Martin Cruz Smith’s Gorky Park is like no other murder mystery you’ve ever read.
By taking traditional murder mystery elements into unfamiliar settings, Cruz Smith creates a world that feels absolutely authentic.
The novel is set in Moscow, where three frozen corpses are found by accident in Gorky Park. When the Militia’s homicide detective, Arkady Renko, arrives on the scene, the KGB agent is already there, which means the murder is a political crime.
Major Priblula makes sure his men destroy as much potential evidence at the scene as possible, declares the murders aren’t a political security case, and turns the investigation over to Renko, stipulating that Renko send him regular, detailed reports.
Renko senses he’s being used. He tries to keep busy investigating without finding anything, but his instincts lead him to facts that his analytical mind pieces together.
The story gets more complicated when Renko finds one of the murdered men was an American who had the same last name as an American tourist who turns out to be a New York City policeman .
The plot is complicated by believably complex characters, many of whom are not what they appear to be and several of whom don’t even admit their motivations to themselves.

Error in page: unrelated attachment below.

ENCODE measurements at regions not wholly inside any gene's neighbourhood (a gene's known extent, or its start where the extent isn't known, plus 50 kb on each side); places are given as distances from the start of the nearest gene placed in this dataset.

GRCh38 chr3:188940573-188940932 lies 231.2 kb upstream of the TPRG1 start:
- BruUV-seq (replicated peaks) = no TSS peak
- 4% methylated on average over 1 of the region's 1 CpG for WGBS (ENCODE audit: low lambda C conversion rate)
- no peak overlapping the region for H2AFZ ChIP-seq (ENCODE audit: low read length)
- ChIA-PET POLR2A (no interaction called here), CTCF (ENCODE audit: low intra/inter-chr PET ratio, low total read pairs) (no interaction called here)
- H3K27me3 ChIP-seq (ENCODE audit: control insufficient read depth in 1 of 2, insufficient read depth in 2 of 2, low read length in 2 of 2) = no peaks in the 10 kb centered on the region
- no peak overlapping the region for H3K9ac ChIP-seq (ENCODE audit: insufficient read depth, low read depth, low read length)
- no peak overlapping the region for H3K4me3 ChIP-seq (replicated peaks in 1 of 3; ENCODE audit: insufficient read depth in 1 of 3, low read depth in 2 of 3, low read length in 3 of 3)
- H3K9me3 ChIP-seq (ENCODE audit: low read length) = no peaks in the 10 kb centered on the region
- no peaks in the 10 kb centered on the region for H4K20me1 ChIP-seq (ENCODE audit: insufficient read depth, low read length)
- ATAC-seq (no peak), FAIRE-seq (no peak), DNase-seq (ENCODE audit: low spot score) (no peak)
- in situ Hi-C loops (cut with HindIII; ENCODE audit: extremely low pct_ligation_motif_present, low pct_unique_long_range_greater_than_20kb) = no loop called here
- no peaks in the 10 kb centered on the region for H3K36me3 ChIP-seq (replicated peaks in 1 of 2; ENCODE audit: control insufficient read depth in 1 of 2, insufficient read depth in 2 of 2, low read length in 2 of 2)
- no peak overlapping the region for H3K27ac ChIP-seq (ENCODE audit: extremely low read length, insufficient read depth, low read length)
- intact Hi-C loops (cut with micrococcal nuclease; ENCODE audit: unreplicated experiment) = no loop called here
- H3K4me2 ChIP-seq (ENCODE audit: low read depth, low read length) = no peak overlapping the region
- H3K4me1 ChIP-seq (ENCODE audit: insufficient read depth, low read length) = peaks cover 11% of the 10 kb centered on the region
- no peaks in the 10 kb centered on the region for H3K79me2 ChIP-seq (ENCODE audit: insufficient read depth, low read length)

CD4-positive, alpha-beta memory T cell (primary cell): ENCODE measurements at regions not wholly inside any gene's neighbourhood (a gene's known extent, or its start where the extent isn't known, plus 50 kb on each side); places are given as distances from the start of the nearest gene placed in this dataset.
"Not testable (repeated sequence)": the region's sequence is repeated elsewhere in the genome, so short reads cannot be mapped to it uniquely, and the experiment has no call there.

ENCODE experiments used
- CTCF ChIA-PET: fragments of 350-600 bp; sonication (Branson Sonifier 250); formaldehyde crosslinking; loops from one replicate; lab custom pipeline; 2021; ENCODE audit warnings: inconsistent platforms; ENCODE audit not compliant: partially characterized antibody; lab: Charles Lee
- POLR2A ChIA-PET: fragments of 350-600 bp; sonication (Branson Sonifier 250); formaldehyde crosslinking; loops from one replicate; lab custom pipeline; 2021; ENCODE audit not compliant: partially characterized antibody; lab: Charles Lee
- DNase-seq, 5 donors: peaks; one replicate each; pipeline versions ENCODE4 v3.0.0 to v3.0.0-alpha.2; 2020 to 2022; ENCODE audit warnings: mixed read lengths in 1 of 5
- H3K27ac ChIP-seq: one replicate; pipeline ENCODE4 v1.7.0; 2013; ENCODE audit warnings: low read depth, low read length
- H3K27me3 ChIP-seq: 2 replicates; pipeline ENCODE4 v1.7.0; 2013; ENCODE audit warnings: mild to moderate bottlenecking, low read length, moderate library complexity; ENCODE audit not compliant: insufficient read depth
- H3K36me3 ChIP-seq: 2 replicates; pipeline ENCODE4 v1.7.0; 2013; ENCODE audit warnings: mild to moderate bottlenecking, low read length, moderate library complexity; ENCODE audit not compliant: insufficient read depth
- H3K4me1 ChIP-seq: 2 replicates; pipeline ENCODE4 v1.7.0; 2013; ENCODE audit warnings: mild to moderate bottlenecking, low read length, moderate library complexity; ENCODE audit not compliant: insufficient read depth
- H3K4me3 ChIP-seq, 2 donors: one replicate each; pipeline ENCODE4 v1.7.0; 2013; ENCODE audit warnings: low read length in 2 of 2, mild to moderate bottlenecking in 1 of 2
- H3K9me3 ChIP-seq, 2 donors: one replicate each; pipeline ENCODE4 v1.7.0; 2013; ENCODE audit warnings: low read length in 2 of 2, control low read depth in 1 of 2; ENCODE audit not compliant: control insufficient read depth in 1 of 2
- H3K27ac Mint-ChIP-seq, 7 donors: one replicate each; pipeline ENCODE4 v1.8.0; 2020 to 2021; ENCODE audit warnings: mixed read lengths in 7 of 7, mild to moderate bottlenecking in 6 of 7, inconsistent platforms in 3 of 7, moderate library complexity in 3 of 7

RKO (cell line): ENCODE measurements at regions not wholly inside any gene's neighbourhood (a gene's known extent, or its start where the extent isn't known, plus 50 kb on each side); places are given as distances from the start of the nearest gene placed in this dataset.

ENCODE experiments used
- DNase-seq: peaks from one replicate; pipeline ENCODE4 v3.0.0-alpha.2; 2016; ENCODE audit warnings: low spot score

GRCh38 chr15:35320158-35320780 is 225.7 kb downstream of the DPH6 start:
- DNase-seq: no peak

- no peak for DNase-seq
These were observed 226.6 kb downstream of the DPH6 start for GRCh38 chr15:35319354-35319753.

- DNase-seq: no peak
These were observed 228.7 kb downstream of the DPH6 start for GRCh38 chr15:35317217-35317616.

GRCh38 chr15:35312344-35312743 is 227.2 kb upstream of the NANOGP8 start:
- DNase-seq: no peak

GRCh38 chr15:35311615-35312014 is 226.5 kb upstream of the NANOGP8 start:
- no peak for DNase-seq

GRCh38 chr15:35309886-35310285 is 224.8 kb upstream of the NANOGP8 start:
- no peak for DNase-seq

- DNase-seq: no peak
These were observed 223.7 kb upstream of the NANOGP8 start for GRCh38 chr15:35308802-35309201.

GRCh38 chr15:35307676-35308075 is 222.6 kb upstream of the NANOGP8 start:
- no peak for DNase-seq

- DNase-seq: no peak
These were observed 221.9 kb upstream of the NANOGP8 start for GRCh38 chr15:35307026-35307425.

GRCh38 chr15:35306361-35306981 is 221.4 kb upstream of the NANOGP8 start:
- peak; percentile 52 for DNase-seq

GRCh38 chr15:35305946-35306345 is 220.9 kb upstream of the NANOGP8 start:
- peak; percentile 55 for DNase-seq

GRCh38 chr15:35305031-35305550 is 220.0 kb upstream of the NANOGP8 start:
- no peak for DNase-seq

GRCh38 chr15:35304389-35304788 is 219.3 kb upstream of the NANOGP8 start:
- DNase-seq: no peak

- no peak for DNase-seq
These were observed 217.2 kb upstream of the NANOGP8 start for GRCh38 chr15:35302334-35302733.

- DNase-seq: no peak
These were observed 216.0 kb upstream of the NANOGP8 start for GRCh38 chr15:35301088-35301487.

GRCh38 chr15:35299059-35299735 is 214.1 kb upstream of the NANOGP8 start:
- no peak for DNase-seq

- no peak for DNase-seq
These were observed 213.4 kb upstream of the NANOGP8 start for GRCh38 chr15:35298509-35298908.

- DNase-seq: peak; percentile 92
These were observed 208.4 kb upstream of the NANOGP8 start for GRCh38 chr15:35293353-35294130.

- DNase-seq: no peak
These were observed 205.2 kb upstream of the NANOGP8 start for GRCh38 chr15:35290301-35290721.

The Fifth Horseman is a thriller merging 1970s international news and hometown fears in a narrative that still feels contemporary.
Libya’s Colonel Muammar Gaddafi has devised a plot to trigger a nuclear bomb hidden somewhere in New York City if the Americans don’t get Israel to abandon territories seized from Arabs.
Getting the bomb into New York and getting directions to the White House falls to Kamil and Whalid Dajani and their sister, Laila.
The trio had vowed vengeance for the loss of the family’s West Bank home.
Whalid studied nuclear physics and went to work for the French nuclear program.
Whalid’s political views softened; Kamil’s and Laila’s became harder.